Meanings in Madness: a mental disability studies reading of Ezra Pound's the Pisan Cantos Open Access
Downloadable ContentDownload PDF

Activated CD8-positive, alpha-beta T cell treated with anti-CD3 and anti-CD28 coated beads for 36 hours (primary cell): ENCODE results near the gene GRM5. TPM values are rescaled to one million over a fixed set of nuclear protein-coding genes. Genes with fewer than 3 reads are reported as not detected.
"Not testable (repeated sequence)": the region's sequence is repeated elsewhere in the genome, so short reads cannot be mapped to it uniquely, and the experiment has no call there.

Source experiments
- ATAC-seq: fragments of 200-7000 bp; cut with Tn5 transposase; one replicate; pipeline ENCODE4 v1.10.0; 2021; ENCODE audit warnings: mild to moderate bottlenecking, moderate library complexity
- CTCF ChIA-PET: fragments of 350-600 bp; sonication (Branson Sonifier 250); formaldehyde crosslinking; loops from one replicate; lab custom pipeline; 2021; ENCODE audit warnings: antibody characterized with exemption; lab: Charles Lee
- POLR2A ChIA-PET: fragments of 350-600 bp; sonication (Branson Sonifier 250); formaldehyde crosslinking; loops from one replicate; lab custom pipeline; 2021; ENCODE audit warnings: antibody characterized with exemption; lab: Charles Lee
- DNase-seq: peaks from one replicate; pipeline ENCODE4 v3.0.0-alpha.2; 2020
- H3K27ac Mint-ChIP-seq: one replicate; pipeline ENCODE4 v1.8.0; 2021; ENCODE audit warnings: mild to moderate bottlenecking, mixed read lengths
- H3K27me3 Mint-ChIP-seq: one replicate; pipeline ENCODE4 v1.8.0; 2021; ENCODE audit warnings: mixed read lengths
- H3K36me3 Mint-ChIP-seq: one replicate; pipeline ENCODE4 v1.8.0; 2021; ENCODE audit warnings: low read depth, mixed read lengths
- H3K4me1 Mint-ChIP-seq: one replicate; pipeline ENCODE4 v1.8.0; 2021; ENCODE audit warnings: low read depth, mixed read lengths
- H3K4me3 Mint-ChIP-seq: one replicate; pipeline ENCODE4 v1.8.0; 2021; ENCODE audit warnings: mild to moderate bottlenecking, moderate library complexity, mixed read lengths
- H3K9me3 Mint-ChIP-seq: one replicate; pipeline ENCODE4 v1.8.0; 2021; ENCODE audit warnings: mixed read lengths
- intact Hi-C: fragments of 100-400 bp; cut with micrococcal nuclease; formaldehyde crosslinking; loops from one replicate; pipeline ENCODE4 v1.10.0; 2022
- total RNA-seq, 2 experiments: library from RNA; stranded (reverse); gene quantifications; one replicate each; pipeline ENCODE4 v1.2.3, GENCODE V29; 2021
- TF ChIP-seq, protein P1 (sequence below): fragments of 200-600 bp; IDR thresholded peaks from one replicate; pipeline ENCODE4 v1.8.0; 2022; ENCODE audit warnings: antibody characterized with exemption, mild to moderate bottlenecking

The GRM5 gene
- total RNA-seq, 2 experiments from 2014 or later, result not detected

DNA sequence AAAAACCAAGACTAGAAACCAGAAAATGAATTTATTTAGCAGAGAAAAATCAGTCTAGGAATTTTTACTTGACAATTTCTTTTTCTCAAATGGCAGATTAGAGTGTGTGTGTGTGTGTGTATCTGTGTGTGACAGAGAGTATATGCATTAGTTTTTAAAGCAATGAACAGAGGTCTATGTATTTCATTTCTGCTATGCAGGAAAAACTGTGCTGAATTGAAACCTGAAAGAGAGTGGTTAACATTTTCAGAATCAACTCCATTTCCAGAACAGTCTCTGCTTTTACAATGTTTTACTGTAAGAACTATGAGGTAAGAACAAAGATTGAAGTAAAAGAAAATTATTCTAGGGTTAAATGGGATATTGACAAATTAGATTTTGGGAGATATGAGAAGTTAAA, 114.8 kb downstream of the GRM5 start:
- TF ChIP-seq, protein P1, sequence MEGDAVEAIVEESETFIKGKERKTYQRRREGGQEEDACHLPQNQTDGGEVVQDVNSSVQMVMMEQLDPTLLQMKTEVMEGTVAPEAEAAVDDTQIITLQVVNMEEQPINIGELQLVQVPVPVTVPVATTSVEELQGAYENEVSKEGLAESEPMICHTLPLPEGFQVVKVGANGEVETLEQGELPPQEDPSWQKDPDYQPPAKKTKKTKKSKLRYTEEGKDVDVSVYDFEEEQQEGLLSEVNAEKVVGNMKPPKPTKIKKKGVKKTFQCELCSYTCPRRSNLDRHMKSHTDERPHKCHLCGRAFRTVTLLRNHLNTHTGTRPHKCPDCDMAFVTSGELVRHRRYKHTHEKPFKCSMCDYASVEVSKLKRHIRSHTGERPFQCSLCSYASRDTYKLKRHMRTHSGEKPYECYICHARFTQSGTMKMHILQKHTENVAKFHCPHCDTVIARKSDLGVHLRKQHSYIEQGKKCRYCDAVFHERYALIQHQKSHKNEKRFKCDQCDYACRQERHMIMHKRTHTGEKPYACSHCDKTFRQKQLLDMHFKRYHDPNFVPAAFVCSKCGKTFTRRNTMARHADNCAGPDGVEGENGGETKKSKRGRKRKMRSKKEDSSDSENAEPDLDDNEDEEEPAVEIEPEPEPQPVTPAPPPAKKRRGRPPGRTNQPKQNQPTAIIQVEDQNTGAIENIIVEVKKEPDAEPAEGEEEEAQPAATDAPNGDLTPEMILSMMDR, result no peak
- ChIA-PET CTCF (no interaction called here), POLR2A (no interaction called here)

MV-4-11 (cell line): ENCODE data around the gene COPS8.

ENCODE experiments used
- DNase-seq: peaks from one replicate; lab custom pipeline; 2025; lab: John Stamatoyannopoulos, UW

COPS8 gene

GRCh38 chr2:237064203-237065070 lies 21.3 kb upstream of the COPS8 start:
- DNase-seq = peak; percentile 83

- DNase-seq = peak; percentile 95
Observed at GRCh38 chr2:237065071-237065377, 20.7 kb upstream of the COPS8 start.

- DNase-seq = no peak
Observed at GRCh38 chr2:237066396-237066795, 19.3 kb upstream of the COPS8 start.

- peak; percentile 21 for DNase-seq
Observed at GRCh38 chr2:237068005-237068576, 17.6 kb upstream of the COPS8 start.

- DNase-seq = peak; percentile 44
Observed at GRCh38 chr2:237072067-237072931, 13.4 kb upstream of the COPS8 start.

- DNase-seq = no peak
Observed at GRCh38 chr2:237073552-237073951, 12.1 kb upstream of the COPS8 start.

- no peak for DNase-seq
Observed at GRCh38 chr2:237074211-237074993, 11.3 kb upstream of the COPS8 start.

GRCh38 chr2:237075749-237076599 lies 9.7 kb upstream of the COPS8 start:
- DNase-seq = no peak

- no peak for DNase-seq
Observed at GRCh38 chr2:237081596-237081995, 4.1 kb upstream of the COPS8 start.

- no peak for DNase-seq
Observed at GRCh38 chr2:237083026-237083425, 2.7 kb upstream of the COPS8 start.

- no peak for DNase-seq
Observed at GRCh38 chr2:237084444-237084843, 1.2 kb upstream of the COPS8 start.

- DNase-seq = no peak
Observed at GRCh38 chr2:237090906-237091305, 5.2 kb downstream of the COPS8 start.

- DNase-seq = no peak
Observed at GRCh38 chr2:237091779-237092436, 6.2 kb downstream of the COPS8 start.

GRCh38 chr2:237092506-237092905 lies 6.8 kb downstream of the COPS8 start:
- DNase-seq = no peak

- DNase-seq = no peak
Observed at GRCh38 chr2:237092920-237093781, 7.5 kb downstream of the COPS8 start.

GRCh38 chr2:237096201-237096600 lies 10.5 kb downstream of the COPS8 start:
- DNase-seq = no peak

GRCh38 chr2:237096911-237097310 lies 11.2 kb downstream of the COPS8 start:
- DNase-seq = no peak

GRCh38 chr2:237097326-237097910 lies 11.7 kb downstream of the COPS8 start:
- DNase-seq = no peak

Ezra Pound has clear authorial intentions for his 40 year work, the Cantos, of which the Pisan Cantos form a pivotal evolution, as well as an independent series of 11 poems. Meanings do exist, at least in the author’s corporeal mental vision. Yet, the text remains notoriously difficult. Under-analyzed in both Disability Studies and Pound scholarship, what meanings come into being through Pound’s madness?— through writing lengthy poems in a mad state, and through scholastic study of difficult poems in a mad state? In 1948, Pound was imprisoned outside of Pisa, held as a traitor. Locked in a cage, flooded with light at night, he was exposed constantly to the elements for three weeks. Here, during and after this maltreatment, he wrote the 11 lengthy poems of the Pisan Cantos. Regardless of any diagnoses, of Schizophrenia or otherwise, Pound certainly endured Post-Traumatic Stress. But after his confinement, he was deemed unfit to stand trial for his treason, and transferred to St. Elizabeth’s hospital. For these reasons, this paper will examine the Pisan Cantos through the lens of Disability Studies and Mental Disability Studies. First, we must find appropriate language for madness, and locate Disability— especially the difficult to pinpoint locations of madness. Was Pound mad enough to warrant study in a Disability Studies vein? We must next make sure we are asking the correct questions about madness, Disability and the poetry of such. The most central questions become, does poetry “mean something different” (Davidson, 597) when the author is mad? And, how can authors deconstruct normalcy through difficult poetry? Turning to the poetry itself, this paper will analyze the motif of birds on telephone wires, insisting that it is Pound’s meticulous revisionary process that transforms a manic or psychotic detailing of birds on wires into the notes on a modern musical staff. Assuming Race to be a fiction, or perhaps a delusion, Pound’s racism will come under specific concentration, looking for War Prison race-relation realities. A lengthy analysis of economics in the Pisan Cantos will expose important becomings of the series. Through an equally lengthy study of names of deities and mythological heroes throughout the series, this paper will arrive at consistent and evolving meta-narratives— clearly with authorial intent. The penultimate section reveals what eyes can show us throughout the Pisan Cantos, and the final section will arrive at some disturbing understanding of Pound’s fascist moralities.